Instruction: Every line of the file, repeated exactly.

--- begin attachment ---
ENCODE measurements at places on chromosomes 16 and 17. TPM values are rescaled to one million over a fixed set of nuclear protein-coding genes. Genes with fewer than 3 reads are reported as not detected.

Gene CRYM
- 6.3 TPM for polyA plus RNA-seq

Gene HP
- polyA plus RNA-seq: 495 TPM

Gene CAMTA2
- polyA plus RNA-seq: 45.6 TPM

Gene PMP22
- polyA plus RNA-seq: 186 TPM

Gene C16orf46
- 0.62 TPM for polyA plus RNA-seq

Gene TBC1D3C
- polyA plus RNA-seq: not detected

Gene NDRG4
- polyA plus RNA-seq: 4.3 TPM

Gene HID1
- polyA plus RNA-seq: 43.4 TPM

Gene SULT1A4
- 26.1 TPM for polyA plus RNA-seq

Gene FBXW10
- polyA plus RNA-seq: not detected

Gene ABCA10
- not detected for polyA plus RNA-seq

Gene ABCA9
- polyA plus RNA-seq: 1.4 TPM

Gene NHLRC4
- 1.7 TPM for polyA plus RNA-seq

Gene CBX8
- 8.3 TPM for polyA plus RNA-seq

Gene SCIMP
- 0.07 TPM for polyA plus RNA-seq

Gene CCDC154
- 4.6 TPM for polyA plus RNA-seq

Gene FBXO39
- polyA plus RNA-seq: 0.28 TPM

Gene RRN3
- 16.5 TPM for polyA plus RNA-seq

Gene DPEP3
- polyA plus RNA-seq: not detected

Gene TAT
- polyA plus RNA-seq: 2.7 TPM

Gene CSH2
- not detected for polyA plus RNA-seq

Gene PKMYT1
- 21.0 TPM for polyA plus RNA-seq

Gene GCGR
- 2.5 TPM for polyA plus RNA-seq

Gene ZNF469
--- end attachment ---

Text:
ENCODE measurements at places on chromosomes 16 and 17. TPM values are rescaled to one million over a fixed set of nuclear protein-coding genes. Genes with fewer than 3 reads are reported as not detected.

Gene CRYM
- 6.3 TPM for polyA plus RNA-seq

Gene HP
- polyA plus RNA-seq: 495 TPM

Gene CAMTA2
- polyA plus RNA-seq: 45.6 TPM

Gene PMP22
- polyA plus RNA-seq: 186 TPM

Gene C16orf46
- 0.62 TPM for polyA plus RNA-seq

Gene TBC1D3C
- polyA plus RNA-seq: not detected

Gene NDRG4
- polyA plus RNA-seq: 4.3 TPM

Gene HID1
- polyA plus RNA-seq: 43.4 TPM

Gene SULT1A4
- 26.1 TPM for polyA plus RNA-seq

Gene FBXW10
- polyA plus RNA-seq: not detected

Gene ABCA10
- not detected for polyA plus RNA-seq

Gene ABCA9
- polyA plus RNA-seq: 1.4 TPM

Gene NHLRC4
- 1.7 TPM for polyA plus RNA-seq

Gene CBX8
- 8.3 TPM for polyA plus RNA-seq

Gene SCIMP
- 0.07 TPM for polyA plus RNA-seq

Gene CCDC154
- 4.6 TPM for polyA plus RNA-seq

Gene FBXO39
- polyA plus RNA-seq: 0.28 TPM

Gene RRN3
- 16.5 TPM for polyA plus RNA-seq

Gene DPEP3
- polyA plus RNA-seq: not detected

Gene TAT
- polyA plus RNA-seq: 2.7 TPM

Gene CSH2
- not detected for polyA plus RNA-seq

Gene PKMYT1
- 21.0 TPM for polyA plus RNA-seq

Gene GCGR
- 2.5 TPM for polyA plus RNA-seq

Gene ZNF469